KENYA – East African Breweries Limited (EABL) will borrow the Sh15 billion it needs to build its new brewery in Kisumu. The brewer said on Friday it will not be turning to its shareholders to fund the project through equity after it received an approval from the board to borrow.
But it expects to reduce the amount of money it will borrow by supplementing it with internally generated funds.
“We are talking to local banks with an international footprint to provide the debt. We expect to invest the money in a span of two to two and a half years,” EABL Finance Director Gyorgy Geiszl told journalists on Friday after he announced 2017 financial results of the firm.
But the firm did not reveal the identities of the banks it is talking to only saying the financing deal should be finalised in coming months.
The plant, which is one of the biggest investments in the manufacturing industry in the last three years, is expected to create additional demand for sorghum in the western Kenya region.
EABL expects to sign up 15,000 new farmers to bring its total number of farmers on contract to 45,000.
It is projected that the plant will push sorghum demand from the current 20,000 metric tonnes to around 40,000 in the next five years.
The Government expects the plant to help generate an additional 110,000 jobs indirectly. EABL projects that about 9,000 new bars will be opened due to the plant.
The new borrowing could increase their financing costs at a time when the firm, majority owned by British beer conglomerate Diageo, has been reducing its debt.
Its net borrowing for the year ending June 2017 stood at Sh24.4 billion, a 5 per cent drop from the Sh25.6 billion it borrowed in a similar period in 2016. The firm has been borrowing to fund its capital expenditure over the years.
The firm says it has been investing an average of Sh5 billion. It said net profit from continuing operations increased by 6 per cent to Sh8.5 billion in the year ended June 30, boosted by a slight increase in volumes.
However, its net profit dropped from Sh10.2 billion to Sh8.5 billion after removing a one off gain it made last year for disposing an asset.
The firm’s chairman Charles Muchene said its business demonstrated resilience despite a challenging operating environment characterised by inflationary and regulatory pressures. It recorded a 9 per cent jump in revenue to Sh70.2 billion in the year.
Kenya continued to be the biggest contributor to its business, accounting for 75 per cent of its revenues. Uganda slightly shrunk to 16 per cent from the 18 per cent last year.
The firm said Tanzania was the worst hit, dropping by 13 per cent in volumes to account for only 11 per cent of its business for the year.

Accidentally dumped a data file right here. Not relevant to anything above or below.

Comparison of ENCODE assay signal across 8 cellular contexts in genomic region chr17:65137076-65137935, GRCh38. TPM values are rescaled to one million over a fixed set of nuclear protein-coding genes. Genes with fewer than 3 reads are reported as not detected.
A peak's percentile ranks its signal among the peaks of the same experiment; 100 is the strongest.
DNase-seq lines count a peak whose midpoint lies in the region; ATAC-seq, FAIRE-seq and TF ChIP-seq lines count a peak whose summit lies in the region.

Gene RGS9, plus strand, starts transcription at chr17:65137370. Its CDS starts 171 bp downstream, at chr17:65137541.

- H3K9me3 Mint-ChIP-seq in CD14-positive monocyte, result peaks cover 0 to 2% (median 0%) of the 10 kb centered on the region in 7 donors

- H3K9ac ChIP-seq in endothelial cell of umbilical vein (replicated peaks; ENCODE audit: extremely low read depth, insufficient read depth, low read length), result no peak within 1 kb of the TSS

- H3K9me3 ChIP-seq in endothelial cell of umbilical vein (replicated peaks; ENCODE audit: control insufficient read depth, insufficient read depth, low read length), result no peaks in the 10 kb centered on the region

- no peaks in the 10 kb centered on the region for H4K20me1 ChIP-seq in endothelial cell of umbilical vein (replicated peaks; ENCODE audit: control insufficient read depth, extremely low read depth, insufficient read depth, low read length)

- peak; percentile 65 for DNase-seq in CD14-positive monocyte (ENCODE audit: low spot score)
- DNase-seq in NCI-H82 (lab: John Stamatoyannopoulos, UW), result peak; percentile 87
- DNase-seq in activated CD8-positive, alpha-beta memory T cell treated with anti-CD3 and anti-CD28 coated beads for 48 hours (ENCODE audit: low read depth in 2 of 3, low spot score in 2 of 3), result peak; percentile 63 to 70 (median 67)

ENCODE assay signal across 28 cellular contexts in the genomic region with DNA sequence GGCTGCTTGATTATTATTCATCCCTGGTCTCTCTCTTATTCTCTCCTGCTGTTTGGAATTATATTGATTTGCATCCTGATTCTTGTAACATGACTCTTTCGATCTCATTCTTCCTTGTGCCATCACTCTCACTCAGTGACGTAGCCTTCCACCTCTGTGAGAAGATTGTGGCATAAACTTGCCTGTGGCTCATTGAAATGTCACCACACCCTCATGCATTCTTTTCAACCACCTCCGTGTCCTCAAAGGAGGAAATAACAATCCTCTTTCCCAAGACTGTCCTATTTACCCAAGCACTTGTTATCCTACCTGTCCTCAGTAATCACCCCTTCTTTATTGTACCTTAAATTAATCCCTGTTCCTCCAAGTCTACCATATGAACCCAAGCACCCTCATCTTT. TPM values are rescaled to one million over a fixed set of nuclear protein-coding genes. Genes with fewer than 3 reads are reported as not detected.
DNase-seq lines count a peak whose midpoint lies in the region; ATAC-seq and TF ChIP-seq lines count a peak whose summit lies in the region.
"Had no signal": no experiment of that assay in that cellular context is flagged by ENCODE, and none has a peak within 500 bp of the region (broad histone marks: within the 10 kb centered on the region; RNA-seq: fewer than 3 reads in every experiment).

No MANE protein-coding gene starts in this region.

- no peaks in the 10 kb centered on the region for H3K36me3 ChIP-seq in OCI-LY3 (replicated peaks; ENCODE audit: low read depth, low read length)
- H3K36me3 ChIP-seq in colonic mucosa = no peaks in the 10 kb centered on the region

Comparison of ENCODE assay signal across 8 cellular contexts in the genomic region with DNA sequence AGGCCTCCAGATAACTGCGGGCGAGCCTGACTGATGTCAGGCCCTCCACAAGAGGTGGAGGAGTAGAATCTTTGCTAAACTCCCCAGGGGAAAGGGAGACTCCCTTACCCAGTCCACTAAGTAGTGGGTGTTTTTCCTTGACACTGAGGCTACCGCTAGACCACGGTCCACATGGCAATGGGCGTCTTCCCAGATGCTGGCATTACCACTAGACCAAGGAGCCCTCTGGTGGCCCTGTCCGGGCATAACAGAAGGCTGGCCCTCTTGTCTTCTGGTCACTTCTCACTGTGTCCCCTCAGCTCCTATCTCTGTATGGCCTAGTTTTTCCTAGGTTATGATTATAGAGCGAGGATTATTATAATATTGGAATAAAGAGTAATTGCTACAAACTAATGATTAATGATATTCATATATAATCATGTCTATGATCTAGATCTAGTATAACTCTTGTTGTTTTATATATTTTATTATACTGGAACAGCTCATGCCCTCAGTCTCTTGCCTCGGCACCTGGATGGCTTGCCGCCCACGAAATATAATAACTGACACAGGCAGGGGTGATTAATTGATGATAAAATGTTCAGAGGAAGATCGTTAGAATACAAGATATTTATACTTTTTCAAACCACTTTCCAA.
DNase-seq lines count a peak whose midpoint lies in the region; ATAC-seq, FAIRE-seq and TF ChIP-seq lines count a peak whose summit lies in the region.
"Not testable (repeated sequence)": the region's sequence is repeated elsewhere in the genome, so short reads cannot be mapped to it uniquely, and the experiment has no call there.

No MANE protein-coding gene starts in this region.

This is the second year in a row that Tanzania has registered a decline in its revenue contribution to the group. This is after the country imposed a ban on sachets.
“Export markets reduced considerably especially South Sudan and Burundi,” Mr Muchene said. The firm has presence in seven markets.
The company said it has since paid for the fine imposed after proceedings of the Fair Competition Commission but declined to reveal how much it paid in settlement.
It said the money had been provided for in the 2016 financial year.
The commission had accused EABL of breaching merger agreement rules, and not ensuring improved performance at Serengeti Breweries Ltd (SBL).
It continued to struggle to grow its beer brands in the local market, most of which reported flat or negative growth.
Tusker, its flagship beer, combined with its other mainstream beers, recorded flat growth in sales.
But the firm says it has started reaping the benefits of innovation after it introduced new products in the market.
“Innovation contribution went up by 15 per cent compared to last year, adding Sh19 billion to the total revenue across East Africa,” it said.
Key innovations included Tusker Cider, Pilsner 7, Smirnoff Electric Ginseng in Kenya, Ngule in Uganda and Serengeti Light in Tanzania.
EABL has recommended a final dividend of Sh5.5 per share, bringing the total dividend payout for the year to Sh7.5 per share. This is the same amount it paid in the previous year.
“Net sales performance was mainly driven by Kenya which had good performance in mainstream spirits and value beer.
However, this was impacted by weak bottled beer sales driven by excise tax increases, making EABL products less affordable,” the firm said in a statement.
“Drought related inflationary pressure impacted consumers’ disposable incomes,” Muchene said.
July 30, 2017: The Standard